HILuxury’s exclusive series on the Napa Valley region starts with Coombsville, an area unique because of its volcanic origins.

For those of us who have grown up in Hawai’i, all things volcanic are commonplace. our islands are the tips of ancient volcanoes. We see lava stone walls built in our neighborhoods. Lava rocks are used in the traditional underground cooking of food-or the imu. Our proximity to one of the most active volcanoes in the world also gives us a general knowledge of volcanology. I know my own adventures into Hawai’i Volcanoes National Park and seeing the active lava flows from the ground and air have put me right on top of the creation of new land on Earth. From Hawai’i to Napa Valley, we share a common story if we care to delve deeper into the story beneath the soil.

Napa Valley is America’s greatest wine producing region in terms of reputation and significance in the worldwide wine industry. Within Napa Valley there are 16 AVA’s or American Viticultural Areas: subregions defined by their differences in geology, geography and topography. Coombsville is the 16th official AVA, as well as the youngest having received official recognition in December 2011.

What makes this region so special and apart from all other AVA’s is its volcanic origins. Millions of years ago, Mount George (elevation: 1,877 feet) was an active volcano, spreading volcanic ash over the Coombsville region.

The whole of the AVA is almost in the shape of a caldera-with the Vaca Mountain Range shading the region from the west, and the Mount George Range in the east. So the soils here are extremely well drained. One would think the volcanic soils are very fertile, but because of its ancient origin, as well as high proportion of ash in the soil, it is actually the opposite. But this is not a monolithic soil; there is also evidence of large landslide activity from the western Napa Mountain Range adding to the region’s soil diversity. The elevation and exposure diversity provided by the Vaca Mountain Range is also a key to this region’s potential. Its proximity to San Pablo Bay is also important. San Pablo Bay has a moderating influence on Coombsville producing morning fog, cool afternoon breezes and a general tempering effect against Napa Valley summer heat. Coombsville’s growers enjoy one of the valley’s longest growing seasons; long and slow ripening with harvest often extending into late fall. This is a very special combination.

My top producers in Coombsville must include Meteor Vineyard. They are located high on a rocky outcropping in the middle of the Coombsville plateau. The elevation here is at about 500 feet and has the perfect exposure to soak up morning sun. When I first saw pictures of the soils and rocks in this vineyard, I immediately thought they were taken from a heiau in Hawai’i. Their volcanic origins were evident. Mixed with cobblestones, this winery and vineyard are quite unique. The wines, made by Dawnine Dyer, are stunning; they are some of the most hedonistic Cabernets in all of Napa Valley. Their 2009 Cabernet Sauvignon is more than impressive with gobs of perfectly ripe black fruit, unctuous ripeness and full-bodied with a finish that feels like it penetrates your brain. This is also a truly age-able wine that does not lack any grace. Their Family Reserve is made in even more minute quantities, but is something that requires time even when it is released. You would do well to be able to stash anything you could get from Meteor Vineyard.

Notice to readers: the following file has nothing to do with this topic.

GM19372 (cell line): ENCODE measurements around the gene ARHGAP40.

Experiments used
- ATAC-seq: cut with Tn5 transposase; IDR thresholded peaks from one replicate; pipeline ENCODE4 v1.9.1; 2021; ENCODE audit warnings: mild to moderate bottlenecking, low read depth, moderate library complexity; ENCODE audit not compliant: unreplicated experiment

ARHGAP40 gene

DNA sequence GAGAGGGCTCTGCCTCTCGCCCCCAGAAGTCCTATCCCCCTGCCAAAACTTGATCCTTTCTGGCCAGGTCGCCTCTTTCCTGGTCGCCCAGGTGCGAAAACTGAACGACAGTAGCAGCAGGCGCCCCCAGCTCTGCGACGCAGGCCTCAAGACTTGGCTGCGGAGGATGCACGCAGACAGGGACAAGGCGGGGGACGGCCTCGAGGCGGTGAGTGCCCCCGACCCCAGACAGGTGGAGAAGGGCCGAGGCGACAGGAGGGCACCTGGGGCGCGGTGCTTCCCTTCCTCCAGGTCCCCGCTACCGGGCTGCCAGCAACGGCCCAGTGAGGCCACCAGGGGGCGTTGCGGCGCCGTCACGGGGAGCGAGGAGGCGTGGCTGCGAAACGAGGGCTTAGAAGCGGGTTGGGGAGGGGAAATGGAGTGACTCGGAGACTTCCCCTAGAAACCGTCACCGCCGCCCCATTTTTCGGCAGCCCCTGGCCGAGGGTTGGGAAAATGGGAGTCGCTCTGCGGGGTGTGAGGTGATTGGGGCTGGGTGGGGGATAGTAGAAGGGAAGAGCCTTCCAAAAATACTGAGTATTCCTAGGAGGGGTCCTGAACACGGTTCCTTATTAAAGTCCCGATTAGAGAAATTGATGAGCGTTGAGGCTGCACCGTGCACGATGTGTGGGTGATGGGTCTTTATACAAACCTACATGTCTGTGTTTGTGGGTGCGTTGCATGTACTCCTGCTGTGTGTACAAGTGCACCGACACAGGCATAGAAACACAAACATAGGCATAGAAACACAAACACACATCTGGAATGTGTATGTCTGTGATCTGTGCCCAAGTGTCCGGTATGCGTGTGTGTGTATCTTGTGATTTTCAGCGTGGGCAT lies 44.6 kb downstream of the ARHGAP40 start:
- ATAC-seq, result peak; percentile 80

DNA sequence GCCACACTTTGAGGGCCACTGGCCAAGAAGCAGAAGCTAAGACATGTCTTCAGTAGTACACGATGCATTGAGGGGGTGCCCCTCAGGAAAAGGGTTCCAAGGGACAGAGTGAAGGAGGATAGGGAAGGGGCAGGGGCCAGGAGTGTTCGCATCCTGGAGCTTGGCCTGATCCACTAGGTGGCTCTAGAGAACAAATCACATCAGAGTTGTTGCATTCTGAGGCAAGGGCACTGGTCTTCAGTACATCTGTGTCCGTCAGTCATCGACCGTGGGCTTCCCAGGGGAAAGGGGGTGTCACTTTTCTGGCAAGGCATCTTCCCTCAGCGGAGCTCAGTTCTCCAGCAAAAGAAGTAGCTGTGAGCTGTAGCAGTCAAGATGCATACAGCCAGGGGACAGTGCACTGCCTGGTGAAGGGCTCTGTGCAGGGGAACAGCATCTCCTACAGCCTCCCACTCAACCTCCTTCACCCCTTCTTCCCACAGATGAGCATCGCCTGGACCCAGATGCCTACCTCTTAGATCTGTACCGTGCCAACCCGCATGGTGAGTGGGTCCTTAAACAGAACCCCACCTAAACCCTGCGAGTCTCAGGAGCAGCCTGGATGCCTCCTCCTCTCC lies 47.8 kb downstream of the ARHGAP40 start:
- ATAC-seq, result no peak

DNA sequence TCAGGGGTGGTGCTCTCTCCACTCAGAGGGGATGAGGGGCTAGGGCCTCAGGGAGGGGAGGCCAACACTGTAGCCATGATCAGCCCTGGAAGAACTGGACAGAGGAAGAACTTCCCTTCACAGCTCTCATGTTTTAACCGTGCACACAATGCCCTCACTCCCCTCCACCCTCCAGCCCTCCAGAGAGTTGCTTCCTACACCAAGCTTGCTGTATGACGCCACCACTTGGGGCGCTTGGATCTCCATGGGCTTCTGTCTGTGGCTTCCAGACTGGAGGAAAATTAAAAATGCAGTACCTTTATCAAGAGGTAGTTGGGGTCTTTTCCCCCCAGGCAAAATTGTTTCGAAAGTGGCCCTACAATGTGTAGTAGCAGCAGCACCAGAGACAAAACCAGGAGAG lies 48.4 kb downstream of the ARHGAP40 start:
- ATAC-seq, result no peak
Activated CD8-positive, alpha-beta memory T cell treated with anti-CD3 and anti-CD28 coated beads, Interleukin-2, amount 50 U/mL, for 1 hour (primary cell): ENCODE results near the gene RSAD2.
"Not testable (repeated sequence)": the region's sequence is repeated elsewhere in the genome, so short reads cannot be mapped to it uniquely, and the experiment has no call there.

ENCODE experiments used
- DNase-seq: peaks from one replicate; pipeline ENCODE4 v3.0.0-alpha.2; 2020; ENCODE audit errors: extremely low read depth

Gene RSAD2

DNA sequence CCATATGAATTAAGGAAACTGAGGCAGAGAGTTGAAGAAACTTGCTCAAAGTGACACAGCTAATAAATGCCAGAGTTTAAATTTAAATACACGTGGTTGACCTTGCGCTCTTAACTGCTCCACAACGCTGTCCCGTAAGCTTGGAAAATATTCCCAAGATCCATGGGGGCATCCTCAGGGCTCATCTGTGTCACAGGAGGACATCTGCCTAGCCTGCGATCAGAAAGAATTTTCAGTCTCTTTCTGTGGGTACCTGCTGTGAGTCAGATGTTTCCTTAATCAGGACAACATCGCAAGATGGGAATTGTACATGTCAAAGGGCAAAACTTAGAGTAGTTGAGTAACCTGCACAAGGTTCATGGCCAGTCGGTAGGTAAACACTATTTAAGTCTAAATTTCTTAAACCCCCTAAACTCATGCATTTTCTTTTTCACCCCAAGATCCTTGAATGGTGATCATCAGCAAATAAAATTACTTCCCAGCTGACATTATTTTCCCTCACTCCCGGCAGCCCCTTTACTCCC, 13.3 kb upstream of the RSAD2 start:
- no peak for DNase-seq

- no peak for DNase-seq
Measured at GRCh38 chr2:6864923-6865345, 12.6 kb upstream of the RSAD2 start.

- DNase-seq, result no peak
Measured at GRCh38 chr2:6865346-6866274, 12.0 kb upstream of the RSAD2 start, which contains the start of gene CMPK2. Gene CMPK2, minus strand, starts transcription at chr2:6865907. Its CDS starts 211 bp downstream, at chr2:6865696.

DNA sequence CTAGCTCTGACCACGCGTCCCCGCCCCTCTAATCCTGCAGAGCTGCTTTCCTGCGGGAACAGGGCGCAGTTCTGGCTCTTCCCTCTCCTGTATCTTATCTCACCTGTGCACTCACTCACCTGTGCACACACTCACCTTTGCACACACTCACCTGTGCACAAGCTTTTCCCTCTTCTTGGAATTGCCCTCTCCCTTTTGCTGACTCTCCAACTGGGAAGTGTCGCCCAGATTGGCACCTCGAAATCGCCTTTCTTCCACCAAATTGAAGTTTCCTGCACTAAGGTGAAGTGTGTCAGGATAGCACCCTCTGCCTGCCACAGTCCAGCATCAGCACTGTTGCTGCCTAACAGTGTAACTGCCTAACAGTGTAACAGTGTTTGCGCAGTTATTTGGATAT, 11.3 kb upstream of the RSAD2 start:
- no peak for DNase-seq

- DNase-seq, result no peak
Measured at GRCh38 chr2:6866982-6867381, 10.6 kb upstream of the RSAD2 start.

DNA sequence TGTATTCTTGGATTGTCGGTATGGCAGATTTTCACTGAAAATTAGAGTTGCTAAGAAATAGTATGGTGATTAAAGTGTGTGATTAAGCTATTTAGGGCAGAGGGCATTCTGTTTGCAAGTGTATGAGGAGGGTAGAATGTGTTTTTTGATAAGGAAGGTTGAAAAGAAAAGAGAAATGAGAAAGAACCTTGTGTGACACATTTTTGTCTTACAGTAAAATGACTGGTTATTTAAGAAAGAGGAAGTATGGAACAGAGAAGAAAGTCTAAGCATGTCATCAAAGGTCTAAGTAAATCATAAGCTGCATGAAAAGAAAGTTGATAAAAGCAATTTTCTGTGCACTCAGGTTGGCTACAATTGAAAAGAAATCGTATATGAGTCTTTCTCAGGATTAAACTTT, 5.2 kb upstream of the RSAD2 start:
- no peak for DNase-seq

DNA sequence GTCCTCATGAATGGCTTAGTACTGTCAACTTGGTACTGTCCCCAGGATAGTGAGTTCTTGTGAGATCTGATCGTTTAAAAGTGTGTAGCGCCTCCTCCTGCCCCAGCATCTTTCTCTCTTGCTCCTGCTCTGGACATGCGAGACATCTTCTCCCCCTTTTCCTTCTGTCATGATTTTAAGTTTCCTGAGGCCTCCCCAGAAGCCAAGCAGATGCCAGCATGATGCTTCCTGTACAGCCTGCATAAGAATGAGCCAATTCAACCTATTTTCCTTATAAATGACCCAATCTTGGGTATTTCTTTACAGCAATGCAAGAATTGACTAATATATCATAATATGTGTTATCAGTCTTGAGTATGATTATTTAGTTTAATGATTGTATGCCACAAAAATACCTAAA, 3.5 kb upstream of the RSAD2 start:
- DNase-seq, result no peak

Palmaz Vineyards is a study in the melding of art and technology. Their website tour of the winery is impressive unto itself, but seeing it in person is indescribable. The winery is built into Mount George itself. It is designed for perfect gravity flow, equivalent to 18 stories in the mountain! But the true gift is the vineyard-55 acres of vineyards grow more than 14 unique terroirs at three elevations (400, 1200 and 1400 feet above sea level)-all on the volcanic and stony colluvial deposits. With such a palate from which to form their Cabernet Sauvignon, it is no wonder that the result is a complex beauty. The 2009 Estate Cabernet rocks (pun intended). Mostly black and some blue fruit abound along with a hot rock and spice note that I seem to find in Coombsville Cabernets. It is rich in tannin, and I would recommend decanting before serving or keeping in your cellar for five to seven years.

Farella Vineyard is perhaps the least renowned of my top producers. This hillside vineyard includes 26 acres of vines originally planted in 1979 (one of the earliest in the area). The soil at the top is a stony loam, which dovetails into volcanic ash, and a gravelly loam at the base of the vineyard. There are also 30 acres of untouched oak woodland on the property that partially surrounds the winery. But the reason why most wine drinkers have never heard of this vineyard is because they produce a miniscule 1,200 cases divided between Merlot, Cabernet Sauvignon, Syrah and Sauvignon Blanc. The majority of the grapes are sold to other wineries such as Far Niente, Honig, Keenan, Lail, Pahlmeyer and Realm. Their 2010 Farella Vineyard Cabernet is plump like a water balloon ready to explode. This one gushes with plenty of red and black fruit. It is voluptuous and velvety with note of mocha/cocoa on the finish.

My best experiences with wines form Coombsville are definitely Cabernet-based. Can you blame me when other producers that also include fruit from Coombsville in their wines are names such as Silver Oak, Faust and Etude? I think Syrah from this region can also be very special, but this is Napa Valley after all. That means it is Cabernet country. I only wish we could grow Cabernet just as well on the slopes of our hills… maybe in a few million years.